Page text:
Countermagic is skill testing because it creates several of these decision-points over the course of the game, which is why a more skilled player is more likely to achieve victory playing with permission. However, in a similar way, removal also serves as a gateway to enter decision-points through. Take this position, for example.
You’re playing B/W Tokens against Faeries in Standard. You’re at eight and have a pair of Spectral Procession tokens alongside a Glorious Anthem with a Mutavault back in the ranks. Your opponent is at thirteen and has a Bitterblossom with an untapped token, a Spellstutter Sprite, and a tapped Scion of Oona, but is stuck at three lands and has three cards in his hand. He didn’t play anything on your last end step or during his main phase, but when you went for an end step Terror, it met the aforementioned Spellstutter Sprite, leaving him with only a Sunken Ruins untapped. Your hand consists of a Path to Exile. It is your precombat main phase.
That Scion of Oona is a tempting target for Path. Pathing the Scion would allow you to crunch in for seven, possibly only four or five should your opponent choose to double block a token or triple block a Mutavault. The problem here is that Path ramps your opponent up to four mana, and if your opponent has a combination of two Mistbind Cliques or Cryptic Commands, you’re just dead. Considering your opponent hasn’t played any of the three cards in his hand prior, either he’s clogged on Spellstutter Sprites and Bitterblossoms, or he has his dangerous four-cost spells lurking in his hand.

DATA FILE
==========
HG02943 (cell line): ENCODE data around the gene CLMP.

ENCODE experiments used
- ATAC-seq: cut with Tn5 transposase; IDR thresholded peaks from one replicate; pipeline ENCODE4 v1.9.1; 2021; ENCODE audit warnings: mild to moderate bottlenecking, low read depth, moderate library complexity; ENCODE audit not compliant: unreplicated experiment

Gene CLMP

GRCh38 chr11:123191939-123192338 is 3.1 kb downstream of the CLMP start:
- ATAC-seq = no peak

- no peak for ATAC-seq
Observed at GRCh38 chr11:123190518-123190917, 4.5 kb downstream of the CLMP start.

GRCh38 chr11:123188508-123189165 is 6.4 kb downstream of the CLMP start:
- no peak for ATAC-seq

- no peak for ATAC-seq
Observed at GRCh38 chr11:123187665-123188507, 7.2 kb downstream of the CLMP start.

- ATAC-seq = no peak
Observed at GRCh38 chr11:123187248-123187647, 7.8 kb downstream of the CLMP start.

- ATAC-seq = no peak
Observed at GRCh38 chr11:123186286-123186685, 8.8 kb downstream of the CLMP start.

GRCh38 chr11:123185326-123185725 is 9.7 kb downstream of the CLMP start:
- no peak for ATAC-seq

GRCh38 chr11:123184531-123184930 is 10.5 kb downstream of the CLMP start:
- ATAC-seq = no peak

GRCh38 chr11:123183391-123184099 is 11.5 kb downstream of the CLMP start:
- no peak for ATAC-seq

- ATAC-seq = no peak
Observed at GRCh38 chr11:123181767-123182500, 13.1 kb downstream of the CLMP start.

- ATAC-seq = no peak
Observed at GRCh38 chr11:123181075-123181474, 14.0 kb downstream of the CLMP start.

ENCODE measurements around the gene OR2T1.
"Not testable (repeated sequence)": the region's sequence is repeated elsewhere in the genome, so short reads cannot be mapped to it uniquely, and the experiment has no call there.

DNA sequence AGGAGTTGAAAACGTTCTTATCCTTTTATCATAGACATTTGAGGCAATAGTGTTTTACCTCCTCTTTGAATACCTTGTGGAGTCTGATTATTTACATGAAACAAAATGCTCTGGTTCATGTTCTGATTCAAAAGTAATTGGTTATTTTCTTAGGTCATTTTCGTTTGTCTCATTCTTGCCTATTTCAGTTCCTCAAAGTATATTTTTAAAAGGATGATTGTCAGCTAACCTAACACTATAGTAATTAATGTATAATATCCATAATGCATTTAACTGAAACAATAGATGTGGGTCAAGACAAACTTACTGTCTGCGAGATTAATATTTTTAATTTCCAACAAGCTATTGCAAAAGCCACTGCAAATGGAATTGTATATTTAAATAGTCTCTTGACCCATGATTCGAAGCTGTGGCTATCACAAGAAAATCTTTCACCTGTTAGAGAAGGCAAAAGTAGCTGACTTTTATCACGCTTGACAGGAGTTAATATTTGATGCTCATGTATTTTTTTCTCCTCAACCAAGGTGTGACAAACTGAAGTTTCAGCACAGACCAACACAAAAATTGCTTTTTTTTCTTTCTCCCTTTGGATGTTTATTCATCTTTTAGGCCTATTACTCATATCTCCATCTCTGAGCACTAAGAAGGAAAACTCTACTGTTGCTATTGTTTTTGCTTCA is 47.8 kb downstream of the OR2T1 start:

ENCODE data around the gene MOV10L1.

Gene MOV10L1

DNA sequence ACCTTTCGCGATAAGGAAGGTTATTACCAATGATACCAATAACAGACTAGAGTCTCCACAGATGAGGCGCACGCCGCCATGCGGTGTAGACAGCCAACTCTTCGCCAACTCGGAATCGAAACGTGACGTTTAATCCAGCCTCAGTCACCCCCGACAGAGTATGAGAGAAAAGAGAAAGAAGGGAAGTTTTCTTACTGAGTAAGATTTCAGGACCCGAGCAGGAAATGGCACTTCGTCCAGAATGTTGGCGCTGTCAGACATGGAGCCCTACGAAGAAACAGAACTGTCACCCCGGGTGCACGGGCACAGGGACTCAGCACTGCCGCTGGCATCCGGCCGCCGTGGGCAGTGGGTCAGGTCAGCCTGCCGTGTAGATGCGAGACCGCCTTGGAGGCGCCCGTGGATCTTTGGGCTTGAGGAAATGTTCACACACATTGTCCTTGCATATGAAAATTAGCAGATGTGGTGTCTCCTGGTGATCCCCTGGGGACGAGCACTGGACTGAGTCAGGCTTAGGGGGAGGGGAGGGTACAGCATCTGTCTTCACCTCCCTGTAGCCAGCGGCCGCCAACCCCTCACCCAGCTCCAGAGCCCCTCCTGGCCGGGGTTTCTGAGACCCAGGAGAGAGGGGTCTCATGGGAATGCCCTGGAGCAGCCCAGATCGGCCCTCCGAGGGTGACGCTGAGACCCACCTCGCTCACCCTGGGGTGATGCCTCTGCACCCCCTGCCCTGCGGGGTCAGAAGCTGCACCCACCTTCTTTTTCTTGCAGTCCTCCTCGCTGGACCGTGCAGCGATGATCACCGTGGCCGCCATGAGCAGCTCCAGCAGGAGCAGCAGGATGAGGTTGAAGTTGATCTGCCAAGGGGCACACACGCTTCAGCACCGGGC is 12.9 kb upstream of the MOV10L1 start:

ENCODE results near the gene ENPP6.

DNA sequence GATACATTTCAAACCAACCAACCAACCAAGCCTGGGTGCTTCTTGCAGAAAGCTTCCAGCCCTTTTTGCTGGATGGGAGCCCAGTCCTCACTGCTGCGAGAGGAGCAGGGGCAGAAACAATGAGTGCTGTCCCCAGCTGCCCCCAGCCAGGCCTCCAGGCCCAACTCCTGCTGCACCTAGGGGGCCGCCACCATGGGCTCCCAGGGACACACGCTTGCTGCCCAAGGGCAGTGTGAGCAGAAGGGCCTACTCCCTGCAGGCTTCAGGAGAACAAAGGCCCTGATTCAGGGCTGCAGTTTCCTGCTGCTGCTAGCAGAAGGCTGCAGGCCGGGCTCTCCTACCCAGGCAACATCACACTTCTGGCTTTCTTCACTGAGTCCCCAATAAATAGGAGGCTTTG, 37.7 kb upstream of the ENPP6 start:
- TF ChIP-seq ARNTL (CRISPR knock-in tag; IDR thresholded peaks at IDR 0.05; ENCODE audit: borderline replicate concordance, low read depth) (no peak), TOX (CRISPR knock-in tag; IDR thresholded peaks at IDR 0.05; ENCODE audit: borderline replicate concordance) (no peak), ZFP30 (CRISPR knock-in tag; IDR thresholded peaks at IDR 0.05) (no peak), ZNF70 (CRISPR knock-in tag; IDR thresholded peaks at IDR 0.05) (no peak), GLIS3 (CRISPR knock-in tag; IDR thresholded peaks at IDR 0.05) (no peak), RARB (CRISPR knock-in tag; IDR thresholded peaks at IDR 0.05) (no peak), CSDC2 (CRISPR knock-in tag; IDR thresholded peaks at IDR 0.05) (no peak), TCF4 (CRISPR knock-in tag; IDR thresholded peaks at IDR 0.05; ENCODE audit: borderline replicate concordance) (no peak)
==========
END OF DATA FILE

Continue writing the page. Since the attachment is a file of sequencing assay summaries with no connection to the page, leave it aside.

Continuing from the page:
If you attack, see if he blocks, and Path the Scion, the game might as well turn into Texas Hold â€˜Em. He’s going to lay down his hand, look at what’s on the table, and either he has the Cliques and Commands and you lose, or he’s been holding other cards and you are in a great position to win.
If you attack, he blocks, and you choose not to Path, your board is going to mostly trade and you still open yourself up to losing if he draws a land. By holding back and choosing not to Path, you are trying to play for your future draw steps — drawing an Ajani or another Anthem — and make any additional countermagic in your opponent’s hand good. However, you also don’t automatically lose the game if your opponent has a duo of four casting cost spells by making either of these plays.